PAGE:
As Georgina pondered this, the fireplace flashed brightly and the skeletal twisted man who had been at the door not so very long ago stepped out from the grate. Much to Georgina’s annoyance he left a trail of sooty black footprints on the cream rug. In return he scowled at her, his hollow face narrowing further.
The twisted man in his ill fitting suit clicked his heels together in a strangely formal manner and inclined himself in a parody of a bow towards Georgina. Turning to the other woman his narrow nasal voice cut like a knife. “Mythia, you’re not welcome here. Leave now before I’m forced to take action.”
“Ha!” Mythia’s voice was arrogant and strong, at odd with her chaotic appearance, “Take action? Take action! That’s your problem Pythus. You never could and never did take any action. That’s why you shame your family by going snivelling to the Ministry for work. You don’t act.”
Pythus’ voice was steady and just as snide, “If by acting you mean becoming a murderer like your late husband, Mythia, then I am happy to remain inactive. Now give up, go home, you’ve committed no crime as yet.”
“It was war!” declared Mythia angrily, “He was a soldier, not a murderer, he fought for what he believed. He knew who was pure and who wasn’t.” She glowered at him across the room before turning to Georgina. Her cold green eyes fixed on the wand, held awkwardly in the other woman’s hands. “That, muggle,” spat the witch, “belonged to my husband. Give it too me now, and you may yet live. You sully it and his memory.” Georgina merely clenched it more tightly.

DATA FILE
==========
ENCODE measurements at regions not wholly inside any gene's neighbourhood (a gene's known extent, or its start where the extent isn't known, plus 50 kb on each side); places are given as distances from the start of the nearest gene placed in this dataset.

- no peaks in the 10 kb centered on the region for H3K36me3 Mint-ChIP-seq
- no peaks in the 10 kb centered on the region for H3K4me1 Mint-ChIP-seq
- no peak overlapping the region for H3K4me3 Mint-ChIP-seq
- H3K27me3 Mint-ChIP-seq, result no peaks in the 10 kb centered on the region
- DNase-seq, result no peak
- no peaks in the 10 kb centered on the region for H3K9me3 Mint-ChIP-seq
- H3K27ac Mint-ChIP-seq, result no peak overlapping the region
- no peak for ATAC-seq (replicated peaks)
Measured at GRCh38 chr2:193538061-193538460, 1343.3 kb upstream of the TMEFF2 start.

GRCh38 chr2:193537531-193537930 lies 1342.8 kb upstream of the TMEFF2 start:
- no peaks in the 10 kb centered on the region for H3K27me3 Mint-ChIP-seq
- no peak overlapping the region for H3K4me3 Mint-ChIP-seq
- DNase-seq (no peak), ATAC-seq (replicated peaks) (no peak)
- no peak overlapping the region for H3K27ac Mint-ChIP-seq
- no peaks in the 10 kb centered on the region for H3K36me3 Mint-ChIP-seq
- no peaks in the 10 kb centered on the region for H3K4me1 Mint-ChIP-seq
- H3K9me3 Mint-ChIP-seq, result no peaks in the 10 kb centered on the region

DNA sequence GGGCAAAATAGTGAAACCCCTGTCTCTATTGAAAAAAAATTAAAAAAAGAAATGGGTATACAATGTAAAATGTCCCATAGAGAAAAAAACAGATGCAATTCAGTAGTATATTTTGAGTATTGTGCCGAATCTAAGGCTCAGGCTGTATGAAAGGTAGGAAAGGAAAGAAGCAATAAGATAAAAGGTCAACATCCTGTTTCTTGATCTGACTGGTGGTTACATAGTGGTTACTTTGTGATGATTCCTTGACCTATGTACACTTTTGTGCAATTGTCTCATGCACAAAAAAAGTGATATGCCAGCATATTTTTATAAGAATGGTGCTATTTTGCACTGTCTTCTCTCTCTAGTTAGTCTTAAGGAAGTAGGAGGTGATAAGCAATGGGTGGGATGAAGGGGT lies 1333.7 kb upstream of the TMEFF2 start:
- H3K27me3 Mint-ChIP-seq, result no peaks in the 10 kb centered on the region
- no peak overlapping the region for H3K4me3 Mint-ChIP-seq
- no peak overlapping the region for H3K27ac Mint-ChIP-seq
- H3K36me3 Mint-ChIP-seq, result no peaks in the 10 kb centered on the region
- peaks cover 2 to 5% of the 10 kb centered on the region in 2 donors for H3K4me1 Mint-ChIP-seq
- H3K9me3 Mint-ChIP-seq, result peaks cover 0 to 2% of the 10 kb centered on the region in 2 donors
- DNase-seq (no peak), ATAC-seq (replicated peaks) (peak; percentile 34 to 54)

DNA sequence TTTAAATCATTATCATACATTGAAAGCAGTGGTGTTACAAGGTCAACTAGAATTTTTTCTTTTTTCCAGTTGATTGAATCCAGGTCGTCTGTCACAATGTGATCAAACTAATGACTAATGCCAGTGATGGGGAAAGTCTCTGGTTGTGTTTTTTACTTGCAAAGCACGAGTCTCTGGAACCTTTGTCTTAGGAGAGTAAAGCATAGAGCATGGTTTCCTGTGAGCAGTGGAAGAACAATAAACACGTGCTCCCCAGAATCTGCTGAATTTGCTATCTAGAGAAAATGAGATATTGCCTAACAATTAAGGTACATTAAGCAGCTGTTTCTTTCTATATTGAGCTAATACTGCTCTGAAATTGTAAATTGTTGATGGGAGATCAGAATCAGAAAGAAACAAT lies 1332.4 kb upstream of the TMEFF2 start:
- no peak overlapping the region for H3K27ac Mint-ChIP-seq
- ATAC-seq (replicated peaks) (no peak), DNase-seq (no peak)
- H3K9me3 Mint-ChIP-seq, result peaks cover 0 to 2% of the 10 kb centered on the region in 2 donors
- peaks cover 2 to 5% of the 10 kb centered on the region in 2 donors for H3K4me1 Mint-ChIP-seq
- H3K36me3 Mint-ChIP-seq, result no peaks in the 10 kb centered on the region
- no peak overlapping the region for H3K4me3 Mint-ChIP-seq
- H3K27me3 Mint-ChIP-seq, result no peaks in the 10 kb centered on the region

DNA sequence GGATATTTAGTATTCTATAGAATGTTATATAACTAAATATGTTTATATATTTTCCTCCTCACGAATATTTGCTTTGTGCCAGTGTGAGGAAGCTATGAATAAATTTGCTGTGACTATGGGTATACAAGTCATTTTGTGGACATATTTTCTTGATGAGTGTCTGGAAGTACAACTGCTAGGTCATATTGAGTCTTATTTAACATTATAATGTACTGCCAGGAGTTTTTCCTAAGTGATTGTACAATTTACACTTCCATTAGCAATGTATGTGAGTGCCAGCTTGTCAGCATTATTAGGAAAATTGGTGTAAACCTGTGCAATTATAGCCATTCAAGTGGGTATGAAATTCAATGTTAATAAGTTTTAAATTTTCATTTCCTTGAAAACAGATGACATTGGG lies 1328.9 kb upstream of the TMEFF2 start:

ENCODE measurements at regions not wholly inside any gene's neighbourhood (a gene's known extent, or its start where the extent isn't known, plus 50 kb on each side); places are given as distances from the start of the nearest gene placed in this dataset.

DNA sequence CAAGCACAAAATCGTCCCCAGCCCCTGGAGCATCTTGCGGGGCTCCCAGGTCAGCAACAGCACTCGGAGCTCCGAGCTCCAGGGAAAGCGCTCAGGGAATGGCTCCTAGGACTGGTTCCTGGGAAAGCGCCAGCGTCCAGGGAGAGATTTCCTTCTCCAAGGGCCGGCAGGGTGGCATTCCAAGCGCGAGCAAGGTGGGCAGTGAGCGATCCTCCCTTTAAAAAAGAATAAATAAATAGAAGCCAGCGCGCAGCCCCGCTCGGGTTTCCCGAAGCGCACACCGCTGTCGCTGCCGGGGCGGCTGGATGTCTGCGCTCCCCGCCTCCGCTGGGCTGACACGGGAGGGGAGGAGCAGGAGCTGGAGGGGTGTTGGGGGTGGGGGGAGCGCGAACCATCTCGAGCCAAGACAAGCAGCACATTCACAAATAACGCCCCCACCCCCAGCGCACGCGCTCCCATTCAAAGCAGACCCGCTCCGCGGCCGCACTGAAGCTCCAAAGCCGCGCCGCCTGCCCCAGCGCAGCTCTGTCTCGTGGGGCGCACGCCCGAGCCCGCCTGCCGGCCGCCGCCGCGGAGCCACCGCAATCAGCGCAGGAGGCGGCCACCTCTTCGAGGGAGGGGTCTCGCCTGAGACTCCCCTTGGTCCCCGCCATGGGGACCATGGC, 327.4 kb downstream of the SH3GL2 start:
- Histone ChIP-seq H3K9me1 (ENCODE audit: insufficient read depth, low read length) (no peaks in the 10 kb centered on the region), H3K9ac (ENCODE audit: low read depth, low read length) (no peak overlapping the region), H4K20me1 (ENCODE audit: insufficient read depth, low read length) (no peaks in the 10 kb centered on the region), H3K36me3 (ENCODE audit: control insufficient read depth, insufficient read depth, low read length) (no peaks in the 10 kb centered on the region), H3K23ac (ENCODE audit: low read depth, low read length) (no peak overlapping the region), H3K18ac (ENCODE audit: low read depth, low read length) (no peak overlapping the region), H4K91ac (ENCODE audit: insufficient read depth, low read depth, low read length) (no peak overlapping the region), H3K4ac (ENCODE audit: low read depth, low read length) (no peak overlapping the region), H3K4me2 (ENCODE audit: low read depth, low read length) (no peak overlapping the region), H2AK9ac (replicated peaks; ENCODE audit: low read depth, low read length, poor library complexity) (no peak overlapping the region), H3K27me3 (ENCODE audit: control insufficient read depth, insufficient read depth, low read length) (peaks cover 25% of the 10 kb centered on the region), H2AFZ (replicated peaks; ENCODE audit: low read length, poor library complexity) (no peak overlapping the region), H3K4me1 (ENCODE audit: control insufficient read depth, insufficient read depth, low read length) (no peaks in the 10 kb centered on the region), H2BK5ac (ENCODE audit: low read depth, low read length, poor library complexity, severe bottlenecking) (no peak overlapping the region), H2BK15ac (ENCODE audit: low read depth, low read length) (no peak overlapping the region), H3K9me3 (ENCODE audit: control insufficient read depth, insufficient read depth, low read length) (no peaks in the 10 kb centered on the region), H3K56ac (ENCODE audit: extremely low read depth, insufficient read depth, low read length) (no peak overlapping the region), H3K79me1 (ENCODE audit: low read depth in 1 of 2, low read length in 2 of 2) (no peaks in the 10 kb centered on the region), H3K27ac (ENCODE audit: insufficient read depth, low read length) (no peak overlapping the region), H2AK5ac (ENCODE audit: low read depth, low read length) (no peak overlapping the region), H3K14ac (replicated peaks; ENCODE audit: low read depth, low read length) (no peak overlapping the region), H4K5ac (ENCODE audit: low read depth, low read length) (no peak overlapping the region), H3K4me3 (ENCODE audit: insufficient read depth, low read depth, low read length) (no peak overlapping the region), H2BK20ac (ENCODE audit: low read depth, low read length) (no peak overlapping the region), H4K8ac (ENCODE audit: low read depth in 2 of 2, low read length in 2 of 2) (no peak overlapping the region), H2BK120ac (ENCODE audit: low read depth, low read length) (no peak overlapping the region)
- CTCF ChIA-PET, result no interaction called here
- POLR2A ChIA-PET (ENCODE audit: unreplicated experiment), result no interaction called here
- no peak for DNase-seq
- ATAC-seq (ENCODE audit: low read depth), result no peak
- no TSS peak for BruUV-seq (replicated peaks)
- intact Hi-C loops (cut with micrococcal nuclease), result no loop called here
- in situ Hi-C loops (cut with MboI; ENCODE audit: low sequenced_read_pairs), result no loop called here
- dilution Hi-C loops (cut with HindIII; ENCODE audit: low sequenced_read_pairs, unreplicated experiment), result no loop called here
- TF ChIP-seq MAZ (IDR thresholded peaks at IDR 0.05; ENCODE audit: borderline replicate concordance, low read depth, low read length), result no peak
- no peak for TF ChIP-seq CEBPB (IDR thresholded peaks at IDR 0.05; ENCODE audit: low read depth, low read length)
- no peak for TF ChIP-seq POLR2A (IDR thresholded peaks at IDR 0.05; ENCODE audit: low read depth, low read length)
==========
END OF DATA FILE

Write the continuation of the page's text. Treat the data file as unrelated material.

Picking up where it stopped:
“Do not threaten the muggle!” Pythus ordered, causing his foe to turn and glare at him. Her voice shot up an octave in reply. “Of course you always were a muggle lover, even at school Pythus. A filthy muggle lover,” her eyes fixed on the silver snake attached to the wizard’s lapel. “And you from the same house as the Dark Lord. Traitorous scum. Coward!”
Pythus sucked in a calming breath through his hooked nose and addressed his tormentor steadily. “I am proud to have been Slytherin, Mythia, proud of what I achieved at school. I felt no desire to re-invent myself upon leaving, nor to marry into a twisted and evil mindset. If you were genuinely sincere in your belief in the houses from school you’d be at home developing healing and culinary charms not trying to retrieve a murder weapon.”
Georgina looked from one bizarre figure to the other bewildered by the conversation taking place in her own living room. “Excuse me?” she asked, her voice wavering and unsure.